By Leeann Minogue
Clinton Monchuk is willing to share the secret to running a successful free-run egg business. “First of all,” he says, “make good relationships with the local football players.”
The laying hen barn Monchuk operates with his brother Andrew and sister-in-law Pam near Lanigan, Saskatchewan, gives their hens freedom to move around and flock together during the day. At night, the birds fly up into nest boxes to lay eggs, so the eggs can roll gently down onto a conveyor belt.
When the Monchuks entered the egg business in 2017, they chose this production model over a more traditional model to give their birds more freedom, and also to appeal to consumers. “This is where the demand was,” Monchuk says.
Every production system brings challenges, and one challenge with a free-run system is the increased need for labour. Every time the Monchuks bring a new flock of laying hens into the barn, they need to train the birds to fly up into the nest boxes every night.
“When the lights go out,” Monchuk explains, “we put little red lamps on our heads. Then we physically pick each bird up and set them up on the equipment.” This is where the football players come in, as the Monchuks hire two to eight extra staff to help out. But with 7,400 laying hens, this is still a lot of lifting. “My physiotherapist can tell you what this has done to my back,” Monchuk jokes.
Getting into the Egg Business
Five years ago, the Monchuks were part of a program that enabled new entrants to buy discounted quota and produce eggs. They were new to eggs, but the Monchuks were not new to agriculture The brothers and their parents were already running their family’s 4,400-acre grain farm, parts of which have been in the family for 100 years. “We typically seed five or six different crops every year, to diversify our risk,” Monchuk says.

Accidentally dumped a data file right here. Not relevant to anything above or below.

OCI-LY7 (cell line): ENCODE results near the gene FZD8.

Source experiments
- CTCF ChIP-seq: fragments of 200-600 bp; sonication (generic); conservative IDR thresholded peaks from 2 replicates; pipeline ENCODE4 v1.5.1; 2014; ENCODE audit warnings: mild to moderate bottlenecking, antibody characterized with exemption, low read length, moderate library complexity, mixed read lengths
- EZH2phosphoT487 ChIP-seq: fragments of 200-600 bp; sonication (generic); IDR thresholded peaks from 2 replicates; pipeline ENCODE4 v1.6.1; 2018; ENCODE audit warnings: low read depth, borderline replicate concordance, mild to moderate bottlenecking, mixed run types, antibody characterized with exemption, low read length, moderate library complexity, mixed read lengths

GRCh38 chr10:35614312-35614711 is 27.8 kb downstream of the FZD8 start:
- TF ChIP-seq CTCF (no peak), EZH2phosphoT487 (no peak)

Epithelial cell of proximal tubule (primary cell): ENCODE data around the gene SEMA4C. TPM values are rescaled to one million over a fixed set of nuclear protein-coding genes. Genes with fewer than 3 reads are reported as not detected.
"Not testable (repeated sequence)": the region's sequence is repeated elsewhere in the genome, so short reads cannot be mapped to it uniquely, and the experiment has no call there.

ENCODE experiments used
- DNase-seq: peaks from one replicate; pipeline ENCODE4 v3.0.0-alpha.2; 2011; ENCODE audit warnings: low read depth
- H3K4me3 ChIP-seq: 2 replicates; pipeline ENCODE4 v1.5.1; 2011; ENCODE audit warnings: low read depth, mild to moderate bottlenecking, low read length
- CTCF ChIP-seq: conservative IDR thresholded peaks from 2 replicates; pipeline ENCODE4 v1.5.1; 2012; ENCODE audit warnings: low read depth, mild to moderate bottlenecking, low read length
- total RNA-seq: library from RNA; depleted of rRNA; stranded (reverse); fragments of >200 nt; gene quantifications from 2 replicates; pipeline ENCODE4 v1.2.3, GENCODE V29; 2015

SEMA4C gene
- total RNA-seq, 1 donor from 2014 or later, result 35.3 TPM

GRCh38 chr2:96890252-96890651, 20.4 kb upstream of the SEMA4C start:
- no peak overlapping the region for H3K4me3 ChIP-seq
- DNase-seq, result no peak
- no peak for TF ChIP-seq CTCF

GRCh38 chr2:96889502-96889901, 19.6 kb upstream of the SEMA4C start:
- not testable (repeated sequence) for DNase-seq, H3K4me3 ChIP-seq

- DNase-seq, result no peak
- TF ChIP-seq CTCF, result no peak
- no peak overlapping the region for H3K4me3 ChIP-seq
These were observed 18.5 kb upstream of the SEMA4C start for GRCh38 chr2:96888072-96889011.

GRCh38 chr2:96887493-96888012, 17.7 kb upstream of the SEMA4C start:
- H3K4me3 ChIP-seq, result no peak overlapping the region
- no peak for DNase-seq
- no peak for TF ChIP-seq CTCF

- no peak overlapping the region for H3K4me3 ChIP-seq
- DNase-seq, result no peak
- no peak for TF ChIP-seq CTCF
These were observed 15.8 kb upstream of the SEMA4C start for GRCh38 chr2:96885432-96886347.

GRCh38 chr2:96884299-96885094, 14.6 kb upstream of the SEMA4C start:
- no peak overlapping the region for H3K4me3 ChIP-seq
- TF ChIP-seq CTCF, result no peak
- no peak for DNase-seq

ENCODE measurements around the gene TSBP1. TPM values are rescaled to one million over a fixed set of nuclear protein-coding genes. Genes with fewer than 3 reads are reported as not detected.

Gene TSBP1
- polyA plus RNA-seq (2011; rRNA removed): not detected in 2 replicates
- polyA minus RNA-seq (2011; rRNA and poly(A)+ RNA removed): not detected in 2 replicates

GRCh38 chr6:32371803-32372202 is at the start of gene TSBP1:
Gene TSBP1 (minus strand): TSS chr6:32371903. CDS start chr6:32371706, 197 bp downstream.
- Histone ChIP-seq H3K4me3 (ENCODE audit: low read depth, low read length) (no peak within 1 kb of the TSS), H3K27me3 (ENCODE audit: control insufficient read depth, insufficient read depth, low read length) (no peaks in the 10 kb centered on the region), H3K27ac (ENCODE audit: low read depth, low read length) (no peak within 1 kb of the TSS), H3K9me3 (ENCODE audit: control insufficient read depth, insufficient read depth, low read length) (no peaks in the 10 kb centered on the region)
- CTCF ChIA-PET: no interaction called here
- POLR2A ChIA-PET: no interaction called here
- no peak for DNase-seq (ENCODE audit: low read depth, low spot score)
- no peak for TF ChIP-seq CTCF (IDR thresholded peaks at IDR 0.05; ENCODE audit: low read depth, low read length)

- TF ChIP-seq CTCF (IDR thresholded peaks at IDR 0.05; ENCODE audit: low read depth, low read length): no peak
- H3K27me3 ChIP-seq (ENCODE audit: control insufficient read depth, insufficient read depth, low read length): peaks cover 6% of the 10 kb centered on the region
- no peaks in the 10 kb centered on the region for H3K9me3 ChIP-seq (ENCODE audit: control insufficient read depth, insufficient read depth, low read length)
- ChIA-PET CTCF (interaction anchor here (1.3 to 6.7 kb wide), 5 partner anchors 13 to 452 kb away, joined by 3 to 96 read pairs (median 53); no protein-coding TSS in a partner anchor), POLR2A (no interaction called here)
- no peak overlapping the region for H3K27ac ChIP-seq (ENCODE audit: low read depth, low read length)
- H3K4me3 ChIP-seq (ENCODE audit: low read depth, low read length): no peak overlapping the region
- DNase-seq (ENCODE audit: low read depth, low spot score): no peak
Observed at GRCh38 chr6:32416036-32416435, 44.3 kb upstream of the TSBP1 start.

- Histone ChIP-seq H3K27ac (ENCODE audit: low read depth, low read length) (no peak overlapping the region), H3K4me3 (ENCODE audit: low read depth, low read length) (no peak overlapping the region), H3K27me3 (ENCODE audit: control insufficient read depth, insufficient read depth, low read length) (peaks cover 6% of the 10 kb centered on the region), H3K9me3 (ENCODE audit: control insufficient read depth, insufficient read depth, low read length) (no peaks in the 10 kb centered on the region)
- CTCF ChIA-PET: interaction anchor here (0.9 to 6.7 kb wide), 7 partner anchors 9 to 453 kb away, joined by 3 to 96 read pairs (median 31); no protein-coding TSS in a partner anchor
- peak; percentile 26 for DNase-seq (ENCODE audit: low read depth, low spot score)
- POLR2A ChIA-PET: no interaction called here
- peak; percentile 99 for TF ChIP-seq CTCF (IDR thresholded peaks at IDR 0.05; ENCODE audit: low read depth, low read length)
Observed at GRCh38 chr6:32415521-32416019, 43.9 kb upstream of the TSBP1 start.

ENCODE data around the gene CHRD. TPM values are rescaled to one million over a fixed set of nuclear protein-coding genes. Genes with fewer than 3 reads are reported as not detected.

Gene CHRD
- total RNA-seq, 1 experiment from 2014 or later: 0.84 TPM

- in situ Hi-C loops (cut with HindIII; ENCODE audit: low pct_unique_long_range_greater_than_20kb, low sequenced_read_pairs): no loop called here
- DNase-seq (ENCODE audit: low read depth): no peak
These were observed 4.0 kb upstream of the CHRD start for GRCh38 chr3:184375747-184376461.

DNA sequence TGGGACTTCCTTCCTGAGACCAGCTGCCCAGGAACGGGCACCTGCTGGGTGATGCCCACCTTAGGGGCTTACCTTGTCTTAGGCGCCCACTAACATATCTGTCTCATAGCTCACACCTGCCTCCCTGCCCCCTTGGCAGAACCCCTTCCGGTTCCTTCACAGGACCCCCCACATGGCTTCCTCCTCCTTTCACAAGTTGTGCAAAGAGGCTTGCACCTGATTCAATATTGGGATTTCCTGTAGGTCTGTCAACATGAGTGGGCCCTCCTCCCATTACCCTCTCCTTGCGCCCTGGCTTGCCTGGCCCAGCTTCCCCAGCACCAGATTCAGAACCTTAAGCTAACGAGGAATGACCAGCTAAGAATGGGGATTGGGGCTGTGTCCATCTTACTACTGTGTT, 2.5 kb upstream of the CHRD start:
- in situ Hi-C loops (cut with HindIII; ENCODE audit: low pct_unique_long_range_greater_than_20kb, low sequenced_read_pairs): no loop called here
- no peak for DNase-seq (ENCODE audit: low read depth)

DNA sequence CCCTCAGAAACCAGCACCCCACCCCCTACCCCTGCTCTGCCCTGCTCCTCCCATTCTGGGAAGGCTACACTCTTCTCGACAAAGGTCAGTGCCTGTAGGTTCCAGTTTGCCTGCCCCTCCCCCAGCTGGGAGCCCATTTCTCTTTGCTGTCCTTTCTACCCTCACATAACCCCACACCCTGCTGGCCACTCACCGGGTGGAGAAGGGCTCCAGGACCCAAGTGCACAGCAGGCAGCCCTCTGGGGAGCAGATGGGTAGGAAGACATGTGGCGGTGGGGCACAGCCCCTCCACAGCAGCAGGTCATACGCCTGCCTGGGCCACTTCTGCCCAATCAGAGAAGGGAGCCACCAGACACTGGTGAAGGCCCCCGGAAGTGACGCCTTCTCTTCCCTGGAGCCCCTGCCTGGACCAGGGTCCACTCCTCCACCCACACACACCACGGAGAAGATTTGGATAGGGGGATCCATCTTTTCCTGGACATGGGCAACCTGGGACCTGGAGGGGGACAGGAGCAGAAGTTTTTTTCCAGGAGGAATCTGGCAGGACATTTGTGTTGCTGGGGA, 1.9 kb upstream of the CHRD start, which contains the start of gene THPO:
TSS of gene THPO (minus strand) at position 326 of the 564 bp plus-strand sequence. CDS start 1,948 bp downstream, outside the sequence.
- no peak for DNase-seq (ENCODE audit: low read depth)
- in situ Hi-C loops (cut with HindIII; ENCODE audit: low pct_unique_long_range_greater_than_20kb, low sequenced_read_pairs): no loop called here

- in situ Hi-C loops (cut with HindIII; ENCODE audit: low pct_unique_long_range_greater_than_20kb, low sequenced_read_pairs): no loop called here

Adding egg production added new daily chores, as well as those occasional chicken training sessions. Every day the Monchuks or their staff collect the eggs and walk through the barn at least three times to check for sick or injured birds and make sure the feed and water systems are working.
The free-run model adds work, but it also lets the Monchuks sell their eggs at a price premium. The Monchuks’ eggs are sold as free-run, Vitamin D and Omega 3 enriched eggs. “The higher price pays for the extra labour on the farm,” Monchuk says.
Sharing the Story
Most weekdays, Clinton and his wife Laura are in Saskatoon, where Clinton is the Executive Director of Farm & Food Care Saskatchewan. This role gives Monchuk a chance to work with players throughout the food chain to increase consumers’ understanding of food and farming. “There’s so much misinformation out there, I feel that sharing with people about our work is one of the things we can do better as a farming community,” he says.
Biosecurity issues make it difficult for Monchuk to take consumers on personal tours through his poultry barn. Instead, Monchuk regularly posts videos to YouTube from inside the barn and shares photos on the Farm & Food Care Saskatchewan’s Instagram feed.
Since the Monchuks don’t sell their eggs directly to consumers, Clinton can’t be sure the people watching his videos are the same people eating his eggs, but that’s not the point. He believes we need to think of the food system as a complete system, where farmers and ranchers play a key part. “This means farmers and ranchers need to talk about what we’re doing,” Monchuk says.
Monchuk worries the links between consumers and farms have been severed. By sharing information about food production, “farmers and ranchers can engage with consumers who have questions about their food and how it gets to their plate.”
“To feed a growing world population, we use a lot of tools in farming, like pesticides, and antibiotics. If we don’t talk about why we need these products to make the global food system sustainable, we may not have access to some of these tools in the future.”
For example, Monchuk points to glyphosate, a herbicide some consumers would like to see banned. Glyphosate helps grain farmers like Monchuk control weeds without tilling the soil. “Consumers that want to stop the use of glyphosate don’t realize that if we do that, I’ll be back out tilling my land,” a practice that erodes the soil and releases sequestered carbon into the atmosphere.
Monchuk hopes his passion for agriculture will inspire other farmers and ranchers to share information about their operations. “I want to inspire other farmers to make their own videos, talk to their kids’ classrooms, or share what they’re seeding or what they do with their cattle.”